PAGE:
Saturday, July 12, 2008

A Little Update on the Bike

I recently received a comment from Jeff on my review of the Dynamic Crosstown 7 bicycle. (Amazingly, SiteMeter tells me that page is consistently my best draw, followed by my visit to Mellow Johnny's. Go figure...) Jeff was influenced in part by my review to take the plunge on a shaft driven bike, and he has outclassed me entirely by setting up a whole website to detail his experiences. His complete honesty has shamed me somewhat and caused me to realize that I'm a little guilty of something we might call "wishing away buyer's regret." That is, having plunked down a fair chunk of change for the bike, I'm determined to like it, facts supporting or no. Jeff has been undeterred by the size of his investment and freely given vent to both frustration and praise for his bike. Why would I not learn a little from him and share the good, the bad, and the ugly? Besides, I'm approaching 4000km (2400 mi) on the bike, and it's been almost a year since I bought it, and that's far enough for a pretty good assessment of long-term issues. 
First of all, the drive-line. Now that I have the gear greasing figured out, it's pretty much transparent. I just don't notice it. I can ride 500-600 km between shots of grease, and this is not an issue for me. In fact, it's a big advantage. I really don't miss chain maintenance. At all. (If you read Jeff's site, you'll find he's greasing every 75 mi or so, which to me seems way too often.)
My main drive-line complaint comes intermittently on hot days when I get a "tunk" sound once per pedal revolution when my left crank is straight up and down. Faster cadences make it louder than slow. Light pressure and very hard pressure make it go away, and if the temperature is below 90°F, I don't hear it.  It's always over 90°F in the summer in Austin, and I only get about half the time. Although it's only a minor annoyance, I wish I knew what it was.
Build quality. It's a little late for me to talk about build quality since I already mentioned the state of the wheels on receipt, but I did purchase a Park TM-1 spoke tension meter and tuned up the wheels. This is a necessary item of maintenance anyway, and I probably should have done it 2000km ago, but it feels like a new ride now, and I'll make this a regular date with the bike in the future. Regarding build quality, everything else is holding up well, and no other defects have come to light.
One last unspoken complaint relates to getting the driveline. This may seem a little obscure to all but the few Dynamic-owner readers that I have here, so feel free to skip on by if you want. Early in my setup, I was having trouble with grinding gears that turned out to be a problem of sorting out the proper kind of grease to use. During the process, though, I found I could make a big improvement to the feel of the drive line by adjusting the number of spacers on the rear axle. These are thin shim-stock washers that go between the hub and the drop-out to properly align the bevel gear with the drive shaft. The bike came with three fitted, and I improved the feel of the drive line noticeably by removing two of them. Later, the teflon-based grease solved the rest of the grinding problem, but I recently put them back in, just for kicks, to see what would happen, and I had to pull over and take them back off because the drive train became rough and the friction increased. I'm guessing that my gear set has probably worn in to its current arrangement and that putting them back in a long time ago wouldn't have had the same effect. Again, this is minor, and probably only of note to anyone else searching the net for information on shaft drives.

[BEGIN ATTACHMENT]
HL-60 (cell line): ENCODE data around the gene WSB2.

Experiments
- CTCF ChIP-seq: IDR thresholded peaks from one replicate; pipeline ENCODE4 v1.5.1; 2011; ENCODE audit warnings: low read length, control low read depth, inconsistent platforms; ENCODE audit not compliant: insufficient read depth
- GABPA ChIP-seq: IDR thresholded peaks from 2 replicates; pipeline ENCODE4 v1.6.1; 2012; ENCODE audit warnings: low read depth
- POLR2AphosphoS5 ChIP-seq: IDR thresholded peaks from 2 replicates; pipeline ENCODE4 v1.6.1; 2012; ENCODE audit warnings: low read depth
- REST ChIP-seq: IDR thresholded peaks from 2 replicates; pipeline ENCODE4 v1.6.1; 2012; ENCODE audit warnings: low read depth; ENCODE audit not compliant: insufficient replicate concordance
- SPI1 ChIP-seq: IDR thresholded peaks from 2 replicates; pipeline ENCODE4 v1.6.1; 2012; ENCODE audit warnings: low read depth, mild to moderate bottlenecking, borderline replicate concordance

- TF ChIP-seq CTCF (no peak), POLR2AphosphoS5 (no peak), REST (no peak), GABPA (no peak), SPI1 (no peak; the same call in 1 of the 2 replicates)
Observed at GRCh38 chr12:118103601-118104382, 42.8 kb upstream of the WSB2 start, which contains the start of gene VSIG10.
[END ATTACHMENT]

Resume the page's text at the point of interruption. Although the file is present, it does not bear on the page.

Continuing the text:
So I set out to try to complain a little bit about my bike, but I've ended up dismissing all of my complaints as minor. The fact remains, I like the bike, and I don't (honestly now) regret choosing it over a more conventional one, even after 4000km through Texas heat.

1 comment:

Jeff said...

Hey Tim - greetings from Cleveland. I pity your warm weather woes. I lived in Charleston, SC for a number of years. Nice place to visit but the heat didn't agree with me. I admire that you still get out and ride even with the high temps. We ought to revisit this topic in six months or so. I have some pictures you'd laugh at.

Regarding my greasing schedule; I agree with you that I apply grease too often. I sometimes believe that may be due in part to a hill I have to climb on my way home. I wonder if a flatter terrain would allow for more distance between greasings (funny sentence if taken out of context...?)

Speaking of which, specifially what grease are you using that has Teflon? I recently pedalled nearly 250 miles before I felt it was time for another shot and I'm using a lithium-based grease. I believe the key to success with these bikes is finding the right grease & greasing schedule.

I ought to look into one of the spoke tensiometers - I think you are onto something there.

This weekend I am installing a replacement hub gear provided by Patrick of Dynamic Bicycles to address my circlip failure problems (see Have you had any problems with your hub gear coming loose?

Anyway, thanks for mentioning me in your blog. I tried to post a reply here earlier but for some reason had trouble posting.

Best wishes.